The Unconventional Conventional, Part XV
Updated: Aug 6, 2019
Welcome back. Today, more on what Financial Literacy means to me. And hopefully leading to a better understanding of these terms for you, the individual investor, and then the advisor, so that we can all make better decisions about our finances.
When I think of knowledge, I want to be able to put it to good use. After all, knowledge without action is useless. I mean why would you spend time becoming knowledgeable about something and then not use the knowledge toward a worthwhile cause? The difference of course being that by acting with confidence on something, it will improve one’s life or lifestyle versus inaction or suffering the consequences of action taken without a reasonable understanding or knowledge leading to disappointment.
Today, I want to bash “investing” and the terms associated with the meaning and in particular the behaviour behind the word “investor” as opposed to the word, the meaning of the word, and actions associated with “speculating” and “speculator”.
My Oxford dictionary has once again opened it’s pages to offer support in our quest for knowledge by providing meanings for the words invest and investment. Accordingly, the first meaning for the word “invest” is to “put money into financial schemes, shares or property with the expectation of making a profit” and the definition of “investment” is 1) “the action of investing”, and 2) “a thing worth buying because it may be profitable or useful in the future". The word “speculate” or “speculator” are to me a better indication of the actions taken by most so called “investors”. Just for arguments sake, my trusty dictionary defines the word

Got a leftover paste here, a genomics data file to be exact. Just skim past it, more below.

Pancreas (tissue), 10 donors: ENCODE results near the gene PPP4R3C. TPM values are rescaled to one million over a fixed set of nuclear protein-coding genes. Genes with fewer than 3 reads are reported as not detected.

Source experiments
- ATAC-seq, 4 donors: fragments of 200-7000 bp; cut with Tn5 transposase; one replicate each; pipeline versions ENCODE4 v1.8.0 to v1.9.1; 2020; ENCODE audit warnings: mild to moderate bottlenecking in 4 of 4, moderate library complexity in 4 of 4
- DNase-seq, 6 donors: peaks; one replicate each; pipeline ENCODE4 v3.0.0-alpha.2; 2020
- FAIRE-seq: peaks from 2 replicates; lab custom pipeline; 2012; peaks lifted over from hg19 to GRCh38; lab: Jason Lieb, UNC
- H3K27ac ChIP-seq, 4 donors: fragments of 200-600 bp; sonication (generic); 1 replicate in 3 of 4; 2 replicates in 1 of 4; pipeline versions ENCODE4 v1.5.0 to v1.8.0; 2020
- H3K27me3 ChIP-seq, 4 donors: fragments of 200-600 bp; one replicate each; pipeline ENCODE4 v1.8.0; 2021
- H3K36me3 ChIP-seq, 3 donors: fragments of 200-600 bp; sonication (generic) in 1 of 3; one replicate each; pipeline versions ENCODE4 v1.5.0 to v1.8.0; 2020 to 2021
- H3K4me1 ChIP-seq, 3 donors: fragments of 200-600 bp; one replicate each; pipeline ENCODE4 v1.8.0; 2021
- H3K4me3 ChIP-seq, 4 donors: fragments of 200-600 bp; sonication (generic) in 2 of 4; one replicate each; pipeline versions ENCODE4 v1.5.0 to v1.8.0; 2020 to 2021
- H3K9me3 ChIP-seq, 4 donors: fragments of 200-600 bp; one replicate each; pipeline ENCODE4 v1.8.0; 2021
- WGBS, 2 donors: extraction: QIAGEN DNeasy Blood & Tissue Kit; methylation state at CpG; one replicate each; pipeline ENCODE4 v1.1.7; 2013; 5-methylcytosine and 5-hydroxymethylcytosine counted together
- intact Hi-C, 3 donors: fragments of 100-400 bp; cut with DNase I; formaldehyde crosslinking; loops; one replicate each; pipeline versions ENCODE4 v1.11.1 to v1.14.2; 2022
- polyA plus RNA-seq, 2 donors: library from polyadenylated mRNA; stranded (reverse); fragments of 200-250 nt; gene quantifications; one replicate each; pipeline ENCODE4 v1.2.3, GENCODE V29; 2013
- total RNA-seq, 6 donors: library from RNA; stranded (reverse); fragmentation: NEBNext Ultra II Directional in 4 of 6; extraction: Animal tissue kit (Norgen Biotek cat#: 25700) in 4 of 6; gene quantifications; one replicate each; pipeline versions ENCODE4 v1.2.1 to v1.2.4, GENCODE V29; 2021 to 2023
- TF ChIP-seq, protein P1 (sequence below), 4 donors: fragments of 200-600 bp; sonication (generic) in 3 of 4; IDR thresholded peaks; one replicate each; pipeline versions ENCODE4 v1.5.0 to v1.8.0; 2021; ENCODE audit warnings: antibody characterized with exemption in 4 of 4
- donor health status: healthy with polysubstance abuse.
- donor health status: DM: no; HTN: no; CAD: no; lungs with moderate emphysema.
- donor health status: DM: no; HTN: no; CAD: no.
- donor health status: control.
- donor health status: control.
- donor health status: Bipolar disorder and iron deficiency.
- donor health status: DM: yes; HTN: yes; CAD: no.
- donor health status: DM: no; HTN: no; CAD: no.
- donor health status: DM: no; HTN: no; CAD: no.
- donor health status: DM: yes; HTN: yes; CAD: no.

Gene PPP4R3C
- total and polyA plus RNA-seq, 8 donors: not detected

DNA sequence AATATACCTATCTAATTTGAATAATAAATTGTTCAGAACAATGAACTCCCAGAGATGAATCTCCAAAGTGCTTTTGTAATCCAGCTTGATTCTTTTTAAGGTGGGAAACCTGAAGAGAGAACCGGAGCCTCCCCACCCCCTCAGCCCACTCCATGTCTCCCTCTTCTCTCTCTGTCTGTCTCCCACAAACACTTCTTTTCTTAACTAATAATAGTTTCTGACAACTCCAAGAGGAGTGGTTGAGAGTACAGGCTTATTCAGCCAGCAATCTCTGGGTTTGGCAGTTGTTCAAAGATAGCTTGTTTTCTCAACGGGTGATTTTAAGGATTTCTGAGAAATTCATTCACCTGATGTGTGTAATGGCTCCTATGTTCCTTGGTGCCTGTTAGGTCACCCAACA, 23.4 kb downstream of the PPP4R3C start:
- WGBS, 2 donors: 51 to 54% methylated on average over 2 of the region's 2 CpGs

“speculate” with two relevant meanings, 1) “form a theory without evidence”, and 2) “invest in stocks, property or other ventures in the hope of financial gain but with the risk of loss”. The only real difference in the two meanings is the last few words in the definition of “speculate” being, “but with the risk of loss”. So, it seems that a loss is a part of speculating, which may be the result of forming theories without evidence. So why do “investors” then also create losses? Because they act like speculators.
Based upon my observations of the actions taken by individuals, the true investor takes the time to gain some real knowledge about the asset considered for ownership whereas the speculator is more concerned with just the price. An investor will not lose money when something drops in price or value because they will not sell. If they liked the asset at $10 per unit they would love it at $2 a unit because you can buy 5 times more of a quality asset that may be experiencing negative perceptions by the market. Losses arise from the lack of
knowledge about the value of the asset being acquired or held and the action taken is usually the result of a negative swing in the price without consideration for the overall quality of the asset.
To conclude, a simple lesson from Buffett then, “Buy what everyone is selling and sell what everyone wants to buy”.
Next week the definitions of “risk” will be explored and more importantly how the institutions exploit the language of “risk”.
Copyright 2013 Richard M. Kiernicki. All Rights Reserved.
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